Camera Obscura at Events

The camera obscura offers a magical thrill that never fades, even once the magic has been explained. I have been building, using, exploring and experimenting with light and obscuras for a few years now, and have come up with a number of activities and approaches that excite, educate and inspire participants. See below for some explanations..

Build a Collaborative Canvas

By focussing light onto a canvas within the obscura, participants are invited to trace the image, using pastels, paint or pencils. People who normally wouldn’t try getting creative are spurred by a new way of working and seeing the image waiting to be drawn. But it is not simple – the image is inverted, and most striking of all, the image is alive, changing with the light, with the movement of the wind, with subjects moving in and out of focus. See below for a video taken during the community focussed arts event, Not Open Studios Exeter.

Climb in Camera..

Step inside the camera, see the light play inside, and learn all about the workings of light and optics. Simple interventions explain the basic workings of the most modern cameras (and our own eyes). Focus is explained – simple games and challenges challenge your grasp of light and lens as you try practice keeping unknowing passer bys in sharp focus..

See events such as the Not Open Studios Exeter, Pinhole Pedallers and Exeter Open Exhibition for more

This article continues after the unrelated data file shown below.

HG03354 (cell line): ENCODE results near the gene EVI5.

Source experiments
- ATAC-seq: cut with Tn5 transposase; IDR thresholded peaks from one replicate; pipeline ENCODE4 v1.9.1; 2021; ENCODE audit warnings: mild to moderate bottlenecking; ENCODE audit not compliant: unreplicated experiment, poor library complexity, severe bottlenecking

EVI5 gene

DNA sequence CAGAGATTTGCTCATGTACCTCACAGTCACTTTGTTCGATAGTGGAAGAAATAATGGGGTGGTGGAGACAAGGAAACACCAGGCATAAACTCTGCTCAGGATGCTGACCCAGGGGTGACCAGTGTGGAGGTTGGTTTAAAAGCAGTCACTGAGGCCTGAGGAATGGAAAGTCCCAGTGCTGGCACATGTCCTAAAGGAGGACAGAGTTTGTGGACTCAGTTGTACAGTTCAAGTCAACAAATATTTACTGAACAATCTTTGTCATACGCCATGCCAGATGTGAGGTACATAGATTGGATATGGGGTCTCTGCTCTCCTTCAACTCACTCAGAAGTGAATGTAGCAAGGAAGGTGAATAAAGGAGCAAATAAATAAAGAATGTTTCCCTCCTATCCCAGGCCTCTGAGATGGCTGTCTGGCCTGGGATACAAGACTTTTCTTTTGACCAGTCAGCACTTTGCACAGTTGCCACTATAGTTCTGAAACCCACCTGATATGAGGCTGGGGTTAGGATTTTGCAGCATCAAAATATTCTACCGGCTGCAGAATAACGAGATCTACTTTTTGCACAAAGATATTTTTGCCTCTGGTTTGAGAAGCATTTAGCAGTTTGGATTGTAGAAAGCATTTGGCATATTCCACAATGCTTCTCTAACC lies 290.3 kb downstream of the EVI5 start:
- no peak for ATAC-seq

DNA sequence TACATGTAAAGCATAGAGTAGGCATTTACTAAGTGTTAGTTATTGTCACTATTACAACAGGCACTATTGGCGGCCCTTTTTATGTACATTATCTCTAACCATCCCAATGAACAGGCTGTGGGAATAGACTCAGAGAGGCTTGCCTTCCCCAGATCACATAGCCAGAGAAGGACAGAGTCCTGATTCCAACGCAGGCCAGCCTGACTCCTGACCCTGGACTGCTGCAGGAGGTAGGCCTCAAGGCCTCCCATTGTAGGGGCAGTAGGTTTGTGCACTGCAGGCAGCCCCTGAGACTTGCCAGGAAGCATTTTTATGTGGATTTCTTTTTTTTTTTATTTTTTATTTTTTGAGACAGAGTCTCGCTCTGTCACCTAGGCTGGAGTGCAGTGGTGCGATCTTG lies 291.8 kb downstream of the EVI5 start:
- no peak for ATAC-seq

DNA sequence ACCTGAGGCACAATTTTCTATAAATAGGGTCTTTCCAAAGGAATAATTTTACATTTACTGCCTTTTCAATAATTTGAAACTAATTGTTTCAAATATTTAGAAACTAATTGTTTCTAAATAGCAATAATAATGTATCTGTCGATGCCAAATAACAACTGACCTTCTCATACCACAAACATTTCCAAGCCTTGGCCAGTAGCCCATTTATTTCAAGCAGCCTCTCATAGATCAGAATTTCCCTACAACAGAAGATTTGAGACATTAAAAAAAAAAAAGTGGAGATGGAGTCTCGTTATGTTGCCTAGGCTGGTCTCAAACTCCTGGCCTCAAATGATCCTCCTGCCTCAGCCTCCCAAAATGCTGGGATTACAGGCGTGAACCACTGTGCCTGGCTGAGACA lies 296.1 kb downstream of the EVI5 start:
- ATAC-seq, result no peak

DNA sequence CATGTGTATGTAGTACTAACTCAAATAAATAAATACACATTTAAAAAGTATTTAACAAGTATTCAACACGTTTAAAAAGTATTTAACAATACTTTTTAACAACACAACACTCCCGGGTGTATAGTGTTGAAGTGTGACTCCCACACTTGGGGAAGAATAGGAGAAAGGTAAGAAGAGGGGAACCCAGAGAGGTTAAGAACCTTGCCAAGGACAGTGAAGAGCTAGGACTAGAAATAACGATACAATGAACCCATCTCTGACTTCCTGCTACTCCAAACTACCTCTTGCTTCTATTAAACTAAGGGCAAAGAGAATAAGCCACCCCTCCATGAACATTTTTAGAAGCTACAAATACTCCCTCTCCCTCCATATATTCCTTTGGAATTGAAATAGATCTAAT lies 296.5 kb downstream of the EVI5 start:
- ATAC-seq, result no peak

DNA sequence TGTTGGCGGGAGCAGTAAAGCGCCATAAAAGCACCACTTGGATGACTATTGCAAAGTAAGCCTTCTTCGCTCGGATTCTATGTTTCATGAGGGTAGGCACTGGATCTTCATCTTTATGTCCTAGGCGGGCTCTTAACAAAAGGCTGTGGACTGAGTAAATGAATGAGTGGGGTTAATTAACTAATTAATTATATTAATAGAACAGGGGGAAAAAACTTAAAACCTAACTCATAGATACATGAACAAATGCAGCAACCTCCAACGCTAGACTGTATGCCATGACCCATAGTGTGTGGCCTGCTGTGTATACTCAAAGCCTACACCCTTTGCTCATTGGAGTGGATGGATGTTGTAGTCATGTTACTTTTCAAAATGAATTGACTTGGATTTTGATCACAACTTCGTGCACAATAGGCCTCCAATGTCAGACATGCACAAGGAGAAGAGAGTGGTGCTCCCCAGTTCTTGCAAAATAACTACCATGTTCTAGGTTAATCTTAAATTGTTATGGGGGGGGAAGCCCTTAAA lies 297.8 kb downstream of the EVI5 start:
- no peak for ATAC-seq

Portrait Session

Often after a session above, explaining how the obscura works and some interaction I often follow it with the offer of an unconventional portrait. Participants take it in turn to step outside the camera obscura, standing infront of the lens, whilst those inside focus the image before rephotographing the screen using a modern digital camera to create a lasting image. Having done hundreds of portraits, I have noticed people are often amazed by the clarity of the lens and the beautiful blurring effects due to the shallow depth of field. Many have noticed the image is also a closer likeness to the image they see of themselves (in a mirror) as conventional photography flips the image horizontally and vertically, whereas the obscura is an uncorrected reflection of an individuals likeness.

You can see portraits and more samples from events and workshops done with the camera obscura by looking at a few of my favourite images taken with the obscura.

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I am always interested in hearing new ideas about how the obscura can be used, and where! So far I have taken it inside a gallery, a shopping market, on the wild moors of Dartmoor

Get in touch to hear more about having the camera obscura to your event! sam [ at ] lightplay.org . Thanks!

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